On the caretaking team, Mr. Chanmugam entertains with his great sense of humour and his love for laughter. He is also more than happy to lend his knowledge to anyone who is in need of help or wants to learn something new, being a strong believer in lifelong learning, saying “If someone is interested in learning something, I’ll always be there to teach them! I believe that learning should be something that continues throughout your life, it doesn’t stop. If you think you already know it all, that’s a very bad mindset.”
Throughout the last seven years working at MGCI, Mr. Chanmugam has loved the diverse and vibrant community. He is very glad to have the opportunity to meet and interact with many students from different cultures and lifestyles. He also describes the school as economically diverse, where many students have just landed in Canada from different countries and are going to encounter many difficult challenges. “I believe that keeps you grounded and gives you room to grow. You get to see and know what kind of experiences and hardships different people go through in life. It makes you realize you can’t take things for granted,” he explained.
Despite his love for his job, there are also times that can get quite challenging and mentally tiring for Mr. Chanmugam. The TDSB has a limited amount of funding for supplies and staff, so it is difficult to get coverage when one of the caretakers are absent. Sometimes, he will be the only person in charge of an entire school with thousands of students, when he will be called in ten different directions to do ten different things. Mr. Chanmugam added, “You have so many responsibilities to think about and everything that’s happening has a time deadline, meaning that we have to balance and prioritize events. For instance, the caretakers are only given ten minutes to clean the cafeteria before lunch, but at the same time, we might have to do something else.” But at the end of the day, Mr. Chanmugam doesn’t mind these challenges and faces them with determination and smart prioritization to ensure that the students have a safe and healthy environment to learn in.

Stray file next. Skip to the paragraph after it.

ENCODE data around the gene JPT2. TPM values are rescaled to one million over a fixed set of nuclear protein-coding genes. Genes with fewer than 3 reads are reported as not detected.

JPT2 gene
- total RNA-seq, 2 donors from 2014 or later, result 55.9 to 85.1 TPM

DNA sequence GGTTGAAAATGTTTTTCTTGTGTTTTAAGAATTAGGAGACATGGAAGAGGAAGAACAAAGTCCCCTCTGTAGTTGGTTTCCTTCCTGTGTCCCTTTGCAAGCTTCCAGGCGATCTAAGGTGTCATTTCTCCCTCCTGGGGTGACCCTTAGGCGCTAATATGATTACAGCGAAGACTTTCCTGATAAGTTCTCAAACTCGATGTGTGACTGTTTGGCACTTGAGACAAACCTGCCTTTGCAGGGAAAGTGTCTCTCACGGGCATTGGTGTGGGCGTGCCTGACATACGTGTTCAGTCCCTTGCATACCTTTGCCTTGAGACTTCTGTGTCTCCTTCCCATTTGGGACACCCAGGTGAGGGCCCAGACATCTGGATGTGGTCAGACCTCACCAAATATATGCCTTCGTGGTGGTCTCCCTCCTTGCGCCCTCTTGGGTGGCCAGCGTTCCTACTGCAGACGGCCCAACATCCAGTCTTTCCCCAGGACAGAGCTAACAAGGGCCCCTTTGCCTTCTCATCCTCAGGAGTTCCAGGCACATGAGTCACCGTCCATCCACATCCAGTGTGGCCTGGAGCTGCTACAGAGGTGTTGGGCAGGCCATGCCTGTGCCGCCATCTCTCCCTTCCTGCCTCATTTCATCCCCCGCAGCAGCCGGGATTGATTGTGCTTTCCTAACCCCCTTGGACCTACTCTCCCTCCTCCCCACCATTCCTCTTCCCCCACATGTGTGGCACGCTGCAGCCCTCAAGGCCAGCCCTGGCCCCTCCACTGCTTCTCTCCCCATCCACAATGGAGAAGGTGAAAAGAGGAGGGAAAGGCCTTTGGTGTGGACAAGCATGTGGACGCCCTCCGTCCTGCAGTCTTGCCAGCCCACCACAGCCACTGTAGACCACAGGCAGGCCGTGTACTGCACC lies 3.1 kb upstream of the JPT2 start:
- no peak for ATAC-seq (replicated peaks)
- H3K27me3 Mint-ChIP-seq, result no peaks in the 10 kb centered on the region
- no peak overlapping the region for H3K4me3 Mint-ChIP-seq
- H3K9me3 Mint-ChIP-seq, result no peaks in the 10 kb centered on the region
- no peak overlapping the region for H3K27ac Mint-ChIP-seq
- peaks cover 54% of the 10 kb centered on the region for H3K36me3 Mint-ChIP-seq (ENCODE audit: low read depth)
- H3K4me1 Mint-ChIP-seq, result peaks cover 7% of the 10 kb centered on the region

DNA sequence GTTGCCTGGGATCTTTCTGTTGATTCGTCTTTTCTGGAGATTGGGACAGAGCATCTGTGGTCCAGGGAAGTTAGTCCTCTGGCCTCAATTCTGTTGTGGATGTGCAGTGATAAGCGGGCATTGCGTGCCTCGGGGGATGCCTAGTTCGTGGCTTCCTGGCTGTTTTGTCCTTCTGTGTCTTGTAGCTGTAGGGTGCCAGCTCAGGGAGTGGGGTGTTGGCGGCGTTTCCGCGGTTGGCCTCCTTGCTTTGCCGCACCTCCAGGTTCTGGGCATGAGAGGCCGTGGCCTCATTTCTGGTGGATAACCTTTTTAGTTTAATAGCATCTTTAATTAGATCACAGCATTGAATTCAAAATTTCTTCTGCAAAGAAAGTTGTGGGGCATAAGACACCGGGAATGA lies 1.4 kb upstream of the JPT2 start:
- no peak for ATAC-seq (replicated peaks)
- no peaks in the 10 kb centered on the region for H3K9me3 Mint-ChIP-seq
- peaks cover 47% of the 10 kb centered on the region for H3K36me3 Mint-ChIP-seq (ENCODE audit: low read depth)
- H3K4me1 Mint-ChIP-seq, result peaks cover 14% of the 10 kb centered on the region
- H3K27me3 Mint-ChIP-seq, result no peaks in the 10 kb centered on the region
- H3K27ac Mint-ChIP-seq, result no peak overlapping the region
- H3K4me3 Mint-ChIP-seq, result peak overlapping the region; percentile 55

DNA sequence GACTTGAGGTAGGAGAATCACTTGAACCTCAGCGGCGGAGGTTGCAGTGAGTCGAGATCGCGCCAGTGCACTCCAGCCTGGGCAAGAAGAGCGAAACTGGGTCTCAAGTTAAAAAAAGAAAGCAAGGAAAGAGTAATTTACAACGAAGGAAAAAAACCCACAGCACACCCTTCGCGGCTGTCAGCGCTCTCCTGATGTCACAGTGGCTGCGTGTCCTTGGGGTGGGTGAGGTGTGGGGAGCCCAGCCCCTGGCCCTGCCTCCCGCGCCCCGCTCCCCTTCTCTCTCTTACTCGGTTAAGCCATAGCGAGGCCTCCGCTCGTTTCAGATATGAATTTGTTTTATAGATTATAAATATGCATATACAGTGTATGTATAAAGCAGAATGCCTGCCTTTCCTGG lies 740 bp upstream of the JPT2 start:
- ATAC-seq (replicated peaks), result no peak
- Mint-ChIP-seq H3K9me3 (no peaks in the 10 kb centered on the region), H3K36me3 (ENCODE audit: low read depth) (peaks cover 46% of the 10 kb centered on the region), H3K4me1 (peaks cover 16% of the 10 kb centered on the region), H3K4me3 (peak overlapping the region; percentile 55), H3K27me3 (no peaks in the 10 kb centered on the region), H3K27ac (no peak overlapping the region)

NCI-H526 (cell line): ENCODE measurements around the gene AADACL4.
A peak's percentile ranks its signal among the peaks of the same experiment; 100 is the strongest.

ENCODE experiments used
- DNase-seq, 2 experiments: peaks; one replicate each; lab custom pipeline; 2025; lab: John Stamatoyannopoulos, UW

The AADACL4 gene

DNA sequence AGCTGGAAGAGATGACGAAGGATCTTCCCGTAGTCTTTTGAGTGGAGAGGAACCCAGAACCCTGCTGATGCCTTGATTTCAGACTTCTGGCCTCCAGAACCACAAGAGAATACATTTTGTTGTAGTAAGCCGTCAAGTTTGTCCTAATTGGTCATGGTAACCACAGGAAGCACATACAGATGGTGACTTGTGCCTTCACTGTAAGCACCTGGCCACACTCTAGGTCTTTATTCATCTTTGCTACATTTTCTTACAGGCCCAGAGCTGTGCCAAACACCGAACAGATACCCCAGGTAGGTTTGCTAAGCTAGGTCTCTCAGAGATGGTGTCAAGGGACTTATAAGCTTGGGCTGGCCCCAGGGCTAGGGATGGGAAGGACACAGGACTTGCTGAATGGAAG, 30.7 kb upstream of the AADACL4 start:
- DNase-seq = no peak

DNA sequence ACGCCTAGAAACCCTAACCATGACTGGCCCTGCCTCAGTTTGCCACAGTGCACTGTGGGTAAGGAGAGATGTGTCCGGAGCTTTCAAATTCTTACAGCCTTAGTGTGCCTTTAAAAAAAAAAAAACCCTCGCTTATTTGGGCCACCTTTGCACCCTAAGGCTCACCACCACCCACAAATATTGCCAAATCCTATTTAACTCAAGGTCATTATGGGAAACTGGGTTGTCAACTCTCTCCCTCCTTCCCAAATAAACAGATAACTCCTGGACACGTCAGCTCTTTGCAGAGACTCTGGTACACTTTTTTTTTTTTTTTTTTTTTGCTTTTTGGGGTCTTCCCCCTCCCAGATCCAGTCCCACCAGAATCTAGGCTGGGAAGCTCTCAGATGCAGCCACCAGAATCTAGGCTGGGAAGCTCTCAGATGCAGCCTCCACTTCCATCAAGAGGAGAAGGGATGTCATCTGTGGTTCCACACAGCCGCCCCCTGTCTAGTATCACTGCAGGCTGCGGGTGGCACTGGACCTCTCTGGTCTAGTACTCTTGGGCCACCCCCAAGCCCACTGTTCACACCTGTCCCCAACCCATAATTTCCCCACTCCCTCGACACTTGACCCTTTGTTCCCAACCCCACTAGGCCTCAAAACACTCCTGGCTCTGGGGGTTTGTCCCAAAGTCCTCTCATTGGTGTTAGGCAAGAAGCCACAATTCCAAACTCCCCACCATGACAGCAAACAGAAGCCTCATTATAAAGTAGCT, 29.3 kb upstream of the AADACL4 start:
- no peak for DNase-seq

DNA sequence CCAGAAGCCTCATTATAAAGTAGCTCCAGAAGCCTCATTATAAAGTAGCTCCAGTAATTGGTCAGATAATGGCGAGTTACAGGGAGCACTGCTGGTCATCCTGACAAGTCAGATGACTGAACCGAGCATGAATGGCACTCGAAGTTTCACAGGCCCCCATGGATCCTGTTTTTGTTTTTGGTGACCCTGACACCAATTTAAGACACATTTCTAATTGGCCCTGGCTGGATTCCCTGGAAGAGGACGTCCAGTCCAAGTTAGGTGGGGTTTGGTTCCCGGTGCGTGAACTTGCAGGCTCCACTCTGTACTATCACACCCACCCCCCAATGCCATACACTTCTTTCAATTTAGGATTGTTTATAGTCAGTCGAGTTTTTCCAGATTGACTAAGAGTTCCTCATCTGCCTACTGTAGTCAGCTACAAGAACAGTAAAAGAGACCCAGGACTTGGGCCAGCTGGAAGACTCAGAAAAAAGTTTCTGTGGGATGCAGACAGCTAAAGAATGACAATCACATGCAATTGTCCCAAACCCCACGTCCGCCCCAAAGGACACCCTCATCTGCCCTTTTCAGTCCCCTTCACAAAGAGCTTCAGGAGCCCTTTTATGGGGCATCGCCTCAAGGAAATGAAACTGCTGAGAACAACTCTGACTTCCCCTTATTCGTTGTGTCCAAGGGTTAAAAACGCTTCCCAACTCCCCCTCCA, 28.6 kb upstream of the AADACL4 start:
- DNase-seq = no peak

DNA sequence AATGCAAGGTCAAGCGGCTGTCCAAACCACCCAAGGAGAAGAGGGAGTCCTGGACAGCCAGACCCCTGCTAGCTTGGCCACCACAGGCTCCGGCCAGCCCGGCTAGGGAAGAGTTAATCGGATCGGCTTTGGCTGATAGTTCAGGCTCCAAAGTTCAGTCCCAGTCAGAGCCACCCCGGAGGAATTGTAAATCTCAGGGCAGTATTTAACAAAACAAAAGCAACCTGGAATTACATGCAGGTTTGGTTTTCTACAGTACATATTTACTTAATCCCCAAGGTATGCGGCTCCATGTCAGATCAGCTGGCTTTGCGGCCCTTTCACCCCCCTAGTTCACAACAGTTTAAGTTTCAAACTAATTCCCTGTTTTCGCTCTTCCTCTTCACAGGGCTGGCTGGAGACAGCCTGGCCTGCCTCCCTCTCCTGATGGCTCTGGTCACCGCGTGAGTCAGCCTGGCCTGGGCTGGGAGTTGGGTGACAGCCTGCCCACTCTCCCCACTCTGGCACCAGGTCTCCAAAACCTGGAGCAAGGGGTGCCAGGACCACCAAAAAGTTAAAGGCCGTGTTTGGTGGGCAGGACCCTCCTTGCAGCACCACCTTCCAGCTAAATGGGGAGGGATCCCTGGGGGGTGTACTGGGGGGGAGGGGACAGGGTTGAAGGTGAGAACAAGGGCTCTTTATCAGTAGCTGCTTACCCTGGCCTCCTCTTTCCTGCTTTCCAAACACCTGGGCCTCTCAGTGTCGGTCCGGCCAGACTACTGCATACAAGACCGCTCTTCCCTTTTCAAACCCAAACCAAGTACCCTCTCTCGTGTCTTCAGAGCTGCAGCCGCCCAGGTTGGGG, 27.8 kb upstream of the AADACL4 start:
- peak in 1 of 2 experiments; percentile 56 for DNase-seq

When asked about pet peeves, Mr. Chanmugam laughed and rolled his eyes. His biggest pet peeve is when people use something and don’t put it back in the place where they found it. He hates having to look for it again, which is time-consuming and inefficient, saying “I like to be organized, which really helps when you’re in a rush to get something done!”
Outside of school, Mr. Chanmugam has quite a few hobbies and interests. He enjoys playing soccer and fishing during weekends. Always trying to expand his knowledge, he also loves reading. He is currently learning about financial markets. Fitting to his head caretaker role, he also enjoys tinkering with his car and using his hands to build and fix objects at home. Mr. Chanmugam is also the proud father of three successful daughters, the youngest of whom is graduating Grade 12 this year. When Mr. Chanmugam gets home from work, he cooks and drives his youngest daughter to soccer and other activities.
In the second biggest school in the TDSB population-wise, Mr. Chanmugam is certain there is so much that he has yet to learn from his job and from the students of MGCI, saying that “If you can do your job well at MGCI, you can do it anywhere else.” Mr. Chanmugam and the caretaking team are always looking for areas they can improve on to give the students and teachers a safe and clean school environment. Despite working behind the scenes, they certainly play an extremely vital role in MGCI’s school community.